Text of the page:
International Film Heritage Festival

Yangon, 4 – 13 November 2016

Catalogue – Tribute to Il Cinema Ritrovato

Il Cinema Ritrovato (Cinema Rediscovered) is a festival which specializes in the rediscovery of rare and little-known films with a particular focus on early cinema and the silent period, a mandate which it shares with Memory!. Organized by the Cineteca di Bologna, Italy, the festival is one of the world’s major film restoration showcases in Europe. Founded as a small initiative in 1986, it has become an increasingly international meeting place for restoration professionals, early cinema enthusiasts, and film scholars.

Memory! presents four selections from the Il Cinema Ritrovato catalogue, beginning with Friedrich Wilhelm Murnau’s Nosferatu, eine Symphonie des Grauens (1922). With Nosferatu, Murnau developed a visual language of silent film that was almost forgotten with the advent of sound. Though this film was never in danger of disappearing entirely, due to the sheer number of copies in existence, the continuous return to the screen (and the classroom) of this timeless classic of expressionist filmmaking has inspired generations of filmmakers who have studied, imitated, and reworked its aesthetics.

Charles Chaplin’s Modern Times (1936) marks another critical moment of the history of film. Just as the German Expressionists, to which Murnau belonged, had created a unique way of expressing the moving image, Chaplin’s generation of slapstick clowns (Harold Lloyd Buster Keaton, Laurel and Hardie among others) had invented their own universal language (much as cultural specificity complicates claims to universalism) appreciated by audiences worldwide. Rather than the celebrating the added acoustic dimension to motion pictures, Moden Times was Chaplin’s push back against corporatism, the advent of sound, and the stylistic, aesthetic, and narrative constraints it would impose. Throughout the generations, filmmakers across the world continue to pay homage to the little Tramp and his message of humanism and social justice.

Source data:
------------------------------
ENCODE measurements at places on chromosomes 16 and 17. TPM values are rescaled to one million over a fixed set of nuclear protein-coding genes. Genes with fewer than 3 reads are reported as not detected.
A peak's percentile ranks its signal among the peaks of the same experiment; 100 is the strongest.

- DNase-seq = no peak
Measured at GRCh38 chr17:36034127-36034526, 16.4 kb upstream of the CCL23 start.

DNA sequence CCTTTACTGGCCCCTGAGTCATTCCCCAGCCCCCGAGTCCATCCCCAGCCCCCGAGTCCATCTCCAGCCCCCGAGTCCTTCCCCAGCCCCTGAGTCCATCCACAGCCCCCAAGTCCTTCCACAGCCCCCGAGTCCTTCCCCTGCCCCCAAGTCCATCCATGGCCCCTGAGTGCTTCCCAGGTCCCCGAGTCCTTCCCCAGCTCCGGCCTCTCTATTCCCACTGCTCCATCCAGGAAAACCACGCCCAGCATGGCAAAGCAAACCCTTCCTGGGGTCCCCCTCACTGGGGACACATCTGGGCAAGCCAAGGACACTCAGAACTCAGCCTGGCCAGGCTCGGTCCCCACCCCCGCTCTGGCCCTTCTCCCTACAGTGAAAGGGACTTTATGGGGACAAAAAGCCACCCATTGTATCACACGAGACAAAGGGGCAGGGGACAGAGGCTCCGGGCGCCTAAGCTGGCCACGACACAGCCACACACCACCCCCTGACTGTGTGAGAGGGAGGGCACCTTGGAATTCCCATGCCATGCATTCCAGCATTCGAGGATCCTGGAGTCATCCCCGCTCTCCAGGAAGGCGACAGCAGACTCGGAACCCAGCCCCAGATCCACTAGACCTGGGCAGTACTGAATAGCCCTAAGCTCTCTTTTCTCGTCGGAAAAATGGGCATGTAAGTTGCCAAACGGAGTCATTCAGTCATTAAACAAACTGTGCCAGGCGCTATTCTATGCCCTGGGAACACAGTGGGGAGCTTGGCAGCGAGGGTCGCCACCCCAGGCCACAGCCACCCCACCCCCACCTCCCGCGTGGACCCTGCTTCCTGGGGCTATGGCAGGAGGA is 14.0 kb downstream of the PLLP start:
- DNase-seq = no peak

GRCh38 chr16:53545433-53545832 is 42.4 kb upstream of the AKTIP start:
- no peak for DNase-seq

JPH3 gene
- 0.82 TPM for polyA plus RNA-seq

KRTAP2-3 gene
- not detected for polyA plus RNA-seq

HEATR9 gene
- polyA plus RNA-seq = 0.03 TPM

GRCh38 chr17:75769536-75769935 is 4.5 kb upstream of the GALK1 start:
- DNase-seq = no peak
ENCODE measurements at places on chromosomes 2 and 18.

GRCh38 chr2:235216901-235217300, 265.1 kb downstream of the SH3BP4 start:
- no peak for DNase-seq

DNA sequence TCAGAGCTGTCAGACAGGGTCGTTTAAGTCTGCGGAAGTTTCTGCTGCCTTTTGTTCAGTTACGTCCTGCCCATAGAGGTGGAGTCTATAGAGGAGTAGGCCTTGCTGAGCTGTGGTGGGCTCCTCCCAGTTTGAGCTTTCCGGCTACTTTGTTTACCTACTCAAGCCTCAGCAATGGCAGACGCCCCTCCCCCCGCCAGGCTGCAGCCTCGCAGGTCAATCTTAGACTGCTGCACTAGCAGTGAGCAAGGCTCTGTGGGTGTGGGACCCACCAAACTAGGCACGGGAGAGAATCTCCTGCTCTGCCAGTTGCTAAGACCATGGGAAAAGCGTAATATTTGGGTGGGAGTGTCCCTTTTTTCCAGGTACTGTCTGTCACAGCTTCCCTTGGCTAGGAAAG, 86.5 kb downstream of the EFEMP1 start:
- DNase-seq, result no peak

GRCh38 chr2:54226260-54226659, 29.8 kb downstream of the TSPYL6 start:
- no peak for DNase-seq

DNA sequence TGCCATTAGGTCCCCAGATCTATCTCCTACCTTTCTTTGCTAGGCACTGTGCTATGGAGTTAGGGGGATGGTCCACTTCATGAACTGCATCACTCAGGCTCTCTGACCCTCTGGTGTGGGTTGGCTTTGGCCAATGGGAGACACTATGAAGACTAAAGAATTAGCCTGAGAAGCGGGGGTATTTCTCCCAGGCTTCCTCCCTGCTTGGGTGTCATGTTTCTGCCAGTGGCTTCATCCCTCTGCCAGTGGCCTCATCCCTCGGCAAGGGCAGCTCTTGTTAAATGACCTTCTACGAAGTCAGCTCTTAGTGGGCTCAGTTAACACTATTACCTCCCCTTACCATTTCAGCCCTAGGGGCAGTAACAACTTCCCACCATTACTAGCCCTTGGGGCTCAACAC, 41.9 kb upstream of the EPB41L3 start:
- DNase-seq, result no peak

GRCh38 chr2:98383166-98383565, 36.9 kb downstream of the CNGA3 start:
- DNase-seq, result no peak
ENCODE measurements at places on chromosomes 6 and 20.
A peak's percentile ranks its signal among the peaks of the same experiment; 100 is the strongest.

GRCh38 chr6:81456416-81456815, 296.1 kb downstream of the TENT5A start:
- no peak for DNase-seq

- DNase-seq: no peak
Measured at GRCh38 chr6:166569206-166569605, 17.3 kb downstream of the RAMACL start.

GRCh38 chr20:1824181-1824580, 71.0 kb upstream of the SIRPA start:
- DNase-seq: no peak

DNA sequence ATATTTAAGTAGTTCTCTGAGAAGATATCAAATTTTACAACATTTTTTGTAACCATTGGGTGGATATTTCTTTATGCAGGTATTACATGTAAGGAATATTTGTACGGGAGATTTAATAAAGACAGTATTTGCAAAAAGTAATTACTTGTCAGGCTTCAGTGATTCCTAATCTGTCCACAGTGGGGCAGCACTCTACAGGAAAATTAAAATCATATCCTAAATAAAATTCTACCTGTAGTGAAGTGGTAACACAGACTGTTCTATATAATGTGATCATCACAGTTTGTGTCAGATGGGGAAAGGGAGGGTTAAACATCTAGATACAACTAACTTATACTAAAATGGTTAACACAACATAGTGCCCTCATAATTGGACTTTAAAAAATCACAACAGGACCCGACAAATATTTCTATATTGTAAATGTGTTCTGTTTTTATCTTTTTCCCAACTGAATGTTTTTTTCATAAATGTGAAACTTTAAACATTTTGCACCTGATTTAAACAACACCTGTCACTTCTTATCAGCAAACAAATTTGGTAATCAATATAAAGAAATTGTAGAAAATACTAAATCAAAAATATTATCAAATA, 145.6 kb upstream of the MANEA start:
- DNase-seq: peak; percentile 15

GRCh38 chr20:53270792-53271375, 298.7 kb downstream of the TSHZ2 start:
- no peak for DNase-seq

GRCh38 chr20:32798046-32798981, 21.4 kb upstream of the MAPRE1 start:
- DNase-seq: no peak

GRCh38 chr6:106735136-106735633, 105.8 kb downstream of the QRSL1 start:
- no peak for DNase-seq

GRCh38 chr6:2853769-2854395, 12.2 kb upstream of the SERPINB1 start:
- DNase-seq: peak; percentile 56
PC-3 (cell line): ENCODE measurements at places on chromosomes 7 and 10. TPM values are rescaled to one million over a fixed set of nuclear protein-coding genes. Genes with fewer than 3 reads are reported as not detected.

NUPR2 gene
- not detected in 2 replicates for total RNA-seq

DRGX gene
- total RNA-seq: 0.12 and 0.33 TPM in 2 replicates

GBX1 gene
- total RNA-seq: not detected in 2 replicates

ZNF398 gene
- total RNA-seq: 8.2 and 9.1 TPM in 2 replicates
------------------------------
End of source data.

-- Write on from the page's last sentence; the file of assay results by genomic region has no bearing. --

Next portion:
Two films released in the same year conclude this section. Santi-Vina is ‘Marut’ Thavi Na Bangchang’s (1954) classic drama, the first Thai film to win international recognition including best cinematography, best art direction and a special award for portraying Asian culture at the 1954 Southeast Asian Film Festival in Tokyo. For a long time, the original materials of Santi-Vina were considered lost, but in 2014 the original negative was discovered at the British Film Institute (BFI) and the release prints were found at the China Film Archive and at the Gosfilmofond. Journey to Italy (Viaggio in Italia, 1954) is one of Roberto Rossellini’s recently restored works, an interesting attempt to combine neorealist filmmaking with Hollywood talent.

This small selection of films hopes to suggest that the continuous exhibition of heritage films is just as necessary—if not more so—as their restoration and preservation, if we consider that culture is an act of social practice and is created in the process of experiencing it.

For more details, please visit Il Cinema Ritrovato‘s official site.


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